where *E* denotes the average over the *M* data samples, each sample consisting of *n* quadrature pairs \((X_{\ell},\Phi_{\ell})\) corresponding to measured values of \(x_{\phi}\) with \(\phi\in[0, \pi]\). In [11], an optimal dependence of the parameters *r* and *h* upon the number of data, *n*, is obtained by minimizing an upper bound to \(\Delta_{h,n}^{\eta,r}(\hat{\rho})\).^{Footnote 1}

## Results

### Interfering coherent states

Homodyne reconstruction is particularly useful to expose quantum interference effects that typically spoil the positivity of the Wigner function: it is exactly these effects that are often claimed not to be accessible by homodyne reconstruction in presence of efficiency lower than 50%, *i.e.* when *η* in (7) is smaller than 0.5 [18]. In contrast, in [12] it is theoretically shown that \(\eta<0.5\) only requires increasingly larger data sets for achieving small reconstruction errors. However, this claim was not put to test in those studies as the values of *η* in the considered numerical experiments were close to 1.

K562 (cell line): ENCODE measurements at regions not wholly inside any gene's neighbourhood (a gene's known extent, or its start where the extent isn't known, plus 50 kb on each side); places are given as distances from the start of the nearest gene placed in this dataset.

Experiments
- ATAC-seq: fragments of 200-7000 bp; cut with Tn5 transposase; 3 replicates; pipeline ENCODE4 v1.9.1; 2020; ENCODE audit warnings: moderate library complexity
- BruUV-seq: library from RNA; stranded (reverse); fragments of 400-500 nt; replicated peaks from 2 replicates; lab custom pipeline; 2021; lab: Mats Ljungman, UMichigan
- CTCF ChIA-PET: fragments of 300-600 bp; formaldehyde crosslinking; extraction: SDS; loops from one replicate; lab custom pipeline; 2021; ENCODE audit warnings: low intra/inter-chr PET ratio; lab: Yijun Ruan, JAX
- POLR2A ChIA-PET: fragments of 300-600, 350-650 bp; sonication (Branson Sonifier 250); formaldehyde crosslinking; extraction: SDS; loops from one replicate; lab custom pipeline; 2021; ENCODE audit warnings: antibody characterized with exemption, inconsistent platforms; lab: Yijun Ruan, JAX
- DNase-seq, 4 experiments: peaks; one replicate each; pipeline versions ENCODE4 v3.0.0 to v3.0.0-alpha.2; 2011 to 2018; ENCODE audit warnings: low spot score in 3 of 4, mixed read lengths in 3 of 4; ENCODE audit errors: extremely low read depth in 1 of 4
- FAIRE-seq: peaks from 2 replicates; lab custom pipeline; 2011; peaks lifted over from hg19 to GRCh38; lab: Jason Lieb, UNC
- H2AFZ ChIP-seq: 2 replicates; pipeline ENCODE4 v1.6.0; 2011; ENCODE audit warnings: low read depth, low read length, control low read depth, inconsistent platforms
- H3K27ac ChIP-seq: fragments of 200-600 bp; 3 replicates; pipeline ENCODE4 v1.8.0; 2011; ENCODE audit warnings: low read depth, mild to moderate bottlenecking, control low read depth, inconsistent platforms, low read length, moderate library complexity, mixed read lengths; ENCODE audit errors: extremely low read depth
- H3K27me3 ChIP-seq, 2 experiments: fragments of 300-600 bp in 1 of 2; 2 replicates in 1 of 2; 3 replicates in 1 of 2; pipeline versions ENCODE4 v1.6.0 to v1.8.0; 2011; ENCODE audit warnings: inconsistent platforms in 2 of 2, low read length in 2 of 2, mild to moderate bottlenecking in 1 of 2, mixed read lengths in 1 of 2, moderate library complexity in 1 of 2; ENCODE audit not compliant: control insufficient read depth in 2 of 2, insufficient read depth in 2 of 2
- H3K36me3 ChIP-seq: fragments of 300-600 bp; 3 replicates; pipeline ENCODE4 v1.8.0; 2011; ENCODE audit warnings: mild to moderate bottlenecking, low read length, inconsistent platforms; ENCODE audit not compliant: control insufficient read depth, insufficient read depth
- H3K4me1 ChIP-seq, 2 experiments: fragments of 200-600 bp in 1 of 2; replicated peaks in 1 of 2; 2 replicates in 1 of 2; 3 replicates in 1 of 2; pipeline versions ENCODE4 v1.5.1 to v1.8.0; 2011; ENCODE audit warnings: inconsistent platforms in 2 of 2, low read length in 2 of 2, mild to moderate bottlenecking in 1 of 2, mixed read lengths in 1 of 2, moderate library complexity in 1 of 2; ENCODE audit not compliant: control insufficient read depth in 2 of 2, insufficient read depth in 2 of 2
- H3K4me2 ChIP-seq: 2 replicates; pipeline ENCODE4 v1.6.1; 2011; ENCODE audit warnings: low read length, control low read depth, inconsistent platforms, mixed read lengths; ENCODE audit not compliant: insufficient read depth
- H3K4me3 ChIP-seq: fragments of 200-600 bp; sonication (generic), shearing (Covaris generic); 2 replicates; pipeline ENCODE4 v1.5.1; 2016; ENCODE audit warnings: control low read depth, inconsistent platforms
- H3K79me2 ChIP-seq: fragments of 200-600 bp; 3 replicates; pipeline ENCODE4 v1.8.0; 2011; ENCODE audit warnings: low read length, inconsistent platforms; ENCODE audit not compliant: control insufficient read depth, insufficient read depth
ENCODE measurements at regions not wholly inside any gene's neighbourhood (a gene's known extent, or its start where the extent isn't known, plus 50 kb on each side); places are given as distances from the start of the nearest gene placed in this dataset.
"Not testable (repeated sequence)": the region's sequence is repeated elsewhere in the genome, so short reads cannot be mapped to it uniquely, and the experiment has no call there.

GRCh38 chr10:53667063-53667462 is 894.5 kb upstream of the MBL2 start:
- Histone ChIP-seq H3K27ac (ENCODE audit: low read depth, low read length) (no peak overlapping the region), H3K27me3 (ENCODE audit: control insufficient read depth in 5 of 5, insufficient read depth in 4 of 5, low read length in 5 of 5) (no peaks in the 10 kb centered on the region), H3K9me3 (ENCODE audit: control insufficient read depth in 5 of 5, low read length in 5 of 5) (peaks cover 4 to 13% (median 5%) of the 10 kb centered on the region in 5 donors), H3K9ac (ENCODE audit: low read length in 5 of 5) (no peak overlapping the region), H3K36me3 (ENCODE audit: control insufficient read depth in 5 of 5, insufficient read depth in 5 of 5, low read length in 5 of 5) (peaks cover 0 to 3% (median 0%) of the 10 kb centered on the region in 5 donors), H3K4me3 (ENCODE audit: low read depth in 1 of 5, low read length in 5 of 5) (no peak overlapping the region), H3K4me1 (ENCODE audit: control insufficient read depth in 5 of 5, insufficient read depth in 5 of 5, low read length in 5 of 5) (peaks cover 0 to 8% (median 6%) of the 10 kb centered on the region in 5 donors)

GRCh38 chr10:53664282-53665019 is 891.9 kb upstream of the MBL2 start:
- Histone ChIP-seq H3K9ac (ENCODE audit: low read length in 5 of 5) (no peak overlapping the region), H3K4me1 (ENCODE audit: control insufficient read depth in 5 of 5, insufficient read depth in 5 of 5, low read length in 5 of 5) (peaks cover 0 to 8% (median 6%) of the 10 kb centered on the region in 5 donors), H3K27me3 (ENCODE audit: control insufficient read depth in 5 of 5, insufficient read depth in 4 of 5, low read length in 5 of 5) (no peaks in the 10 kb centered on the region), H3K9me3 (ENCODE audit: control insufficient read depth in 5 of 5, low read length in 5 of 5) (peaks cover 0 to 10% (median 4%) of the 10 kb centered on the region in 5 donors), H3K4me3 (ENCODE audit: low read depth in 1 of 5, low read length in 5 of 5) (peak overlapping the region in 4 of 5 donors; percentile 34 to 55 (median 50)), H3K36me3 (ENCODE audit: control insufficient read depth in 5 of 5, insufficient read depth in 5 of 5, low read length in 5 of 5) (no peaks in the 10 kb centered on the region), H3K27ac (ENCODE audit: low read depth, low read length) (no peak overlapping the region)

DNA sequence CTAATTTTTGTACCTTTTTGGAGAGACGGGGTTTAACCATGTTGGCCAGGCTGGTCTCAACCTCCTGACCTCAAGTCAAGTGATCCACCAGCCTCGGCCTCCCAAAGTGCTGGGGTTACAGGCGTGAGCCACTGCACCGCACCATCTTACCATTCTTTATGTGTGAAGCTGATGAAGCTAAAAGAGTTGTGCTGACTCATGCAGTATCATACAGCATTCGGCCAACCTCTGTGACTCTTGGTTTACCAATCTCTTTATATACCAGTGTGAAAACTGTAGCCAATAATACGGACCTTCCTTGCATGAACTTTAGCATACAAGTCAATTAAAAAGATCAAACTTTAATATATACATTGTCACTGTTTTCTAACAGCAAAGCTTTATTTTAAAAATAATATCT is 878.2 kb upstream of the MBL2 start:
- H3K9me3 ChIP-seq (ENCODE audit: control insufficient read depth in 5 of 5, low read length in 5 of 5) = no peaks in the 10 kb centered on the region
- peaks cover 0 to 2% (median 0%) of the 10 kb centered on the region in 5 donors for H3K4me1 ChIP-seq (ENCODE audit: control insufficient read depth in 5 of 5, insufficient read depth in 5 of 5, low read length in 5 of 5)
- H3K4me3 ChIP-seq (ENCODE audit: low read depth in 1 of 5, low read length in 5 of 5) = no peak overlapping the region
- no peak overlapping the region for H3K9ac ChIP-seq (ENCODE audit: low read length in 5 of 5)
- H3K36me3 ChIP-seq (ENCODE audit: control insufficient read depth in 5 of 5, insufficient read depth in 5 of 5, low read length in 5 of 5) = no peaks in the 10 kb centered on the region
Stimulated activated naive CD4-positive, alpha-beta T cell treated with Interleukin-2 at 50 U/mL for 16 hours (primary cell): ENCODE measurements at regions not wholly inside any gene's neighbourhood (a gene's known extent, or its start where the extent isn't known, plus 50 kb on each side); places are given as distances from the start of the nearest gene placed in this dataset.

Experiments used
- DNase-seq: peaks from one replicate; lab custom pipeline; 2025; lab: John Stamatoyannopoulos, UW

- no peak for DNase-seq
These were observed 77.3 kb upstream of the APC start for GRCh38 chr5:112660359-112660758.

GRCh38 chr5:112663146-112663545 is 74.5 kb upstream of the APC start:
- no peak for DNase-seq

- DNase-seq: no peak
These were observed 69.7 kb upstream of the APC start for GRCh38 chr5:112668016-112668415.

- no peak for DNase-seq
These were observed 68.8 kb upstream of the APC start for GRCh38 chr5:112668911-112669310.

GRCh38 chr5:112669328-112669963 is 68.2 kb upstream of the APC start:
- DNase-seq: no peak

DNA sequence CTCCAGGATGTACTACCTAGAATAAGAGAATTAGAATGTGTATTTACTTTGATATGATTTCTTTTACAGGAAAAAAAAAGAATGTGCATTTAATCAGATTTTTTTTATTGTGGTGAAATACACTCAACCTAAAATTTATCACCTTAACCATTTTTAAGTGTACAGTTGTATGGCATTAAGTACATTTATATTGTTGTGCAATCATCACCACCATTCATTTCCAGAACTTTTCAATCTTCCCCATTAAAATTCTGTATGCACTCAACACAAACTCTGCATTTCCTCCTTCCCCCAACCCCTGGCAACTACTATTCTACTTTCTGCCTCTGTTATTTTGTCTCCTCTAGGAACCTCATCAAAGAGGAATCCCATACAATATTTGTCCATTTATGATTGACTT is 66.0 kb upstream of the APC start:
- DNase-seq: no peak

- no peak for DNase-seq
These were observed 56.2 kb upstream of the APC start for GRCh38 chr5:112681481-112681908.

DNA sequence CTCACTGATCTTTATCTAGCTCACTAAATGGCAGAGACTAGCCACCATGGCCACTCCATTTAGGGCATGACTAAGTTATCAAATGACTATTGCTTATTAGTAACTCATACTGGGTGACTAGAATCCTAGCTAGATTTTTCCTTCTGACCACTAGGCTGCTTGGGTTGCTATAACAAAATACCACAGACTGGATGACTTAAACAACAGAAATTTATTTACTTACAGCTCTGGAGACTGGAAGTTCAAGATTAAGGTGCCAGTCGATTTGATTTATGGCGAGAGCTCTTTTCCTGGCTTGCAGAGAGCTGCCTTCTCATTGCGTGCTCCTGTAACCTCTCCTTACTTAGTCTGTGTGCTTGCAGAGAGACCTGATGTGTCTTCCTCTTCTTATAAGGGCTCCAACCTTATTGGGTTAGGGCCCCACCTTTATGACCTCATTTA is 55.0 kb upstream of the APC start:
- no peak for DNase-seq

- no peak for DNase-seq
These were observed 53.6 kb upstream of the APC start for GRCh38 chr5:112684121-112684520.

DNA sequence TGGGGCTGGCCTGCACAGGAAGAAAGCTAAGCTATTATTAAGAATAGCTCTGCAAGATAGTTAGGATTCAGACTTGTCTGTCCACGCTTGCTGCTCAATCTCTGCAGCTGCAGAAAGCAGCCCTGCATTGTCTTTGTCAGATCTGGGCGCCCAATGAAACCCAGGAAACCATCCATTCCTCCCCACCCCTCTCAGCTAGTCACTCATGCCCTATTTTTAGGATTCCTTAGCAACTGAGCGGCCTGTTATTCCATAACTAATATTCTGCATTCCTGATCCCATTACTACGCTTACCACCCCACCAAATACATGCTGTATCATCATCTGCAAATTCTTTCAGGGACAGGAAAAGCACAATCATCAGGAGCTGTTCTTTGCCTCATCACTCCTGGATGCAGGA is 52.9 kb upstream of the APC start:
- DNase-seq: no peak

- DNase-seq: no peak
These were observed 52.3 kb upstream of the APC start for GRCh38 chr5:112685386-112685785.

One major concern, often presented as a challenge to reconstruction methods in low efficiency conditions, is that they might be unable to sort out the interference pattern arising from a linear superposition of two coherent states,

with *α* any complex number \(\alpha_{1}+i\alpha_{2}\in\mathbb{C}\), a so-called Schrödinger cat state. Thus, in the following, we will consider an efficiency \(\eta<0.5\) and reconstruct the Wigner function of \(\hat{\rho}_{\alpha}=\vert\Psi _{\alpha}\rangle\langle\Psi_{\alpha}\vert\): its general expression together with that of its Fourier transform and of the probability distributions \(p_{\rho}(x_{\phi},\phi)\) and \(p^{\eta}_{\rho}(x_{\phi},\phi)\) are given in Appendix B. The Wigner function corresponding to the pure state \(\hat{\rho}_{\alpha}\) is shown in Figure 1.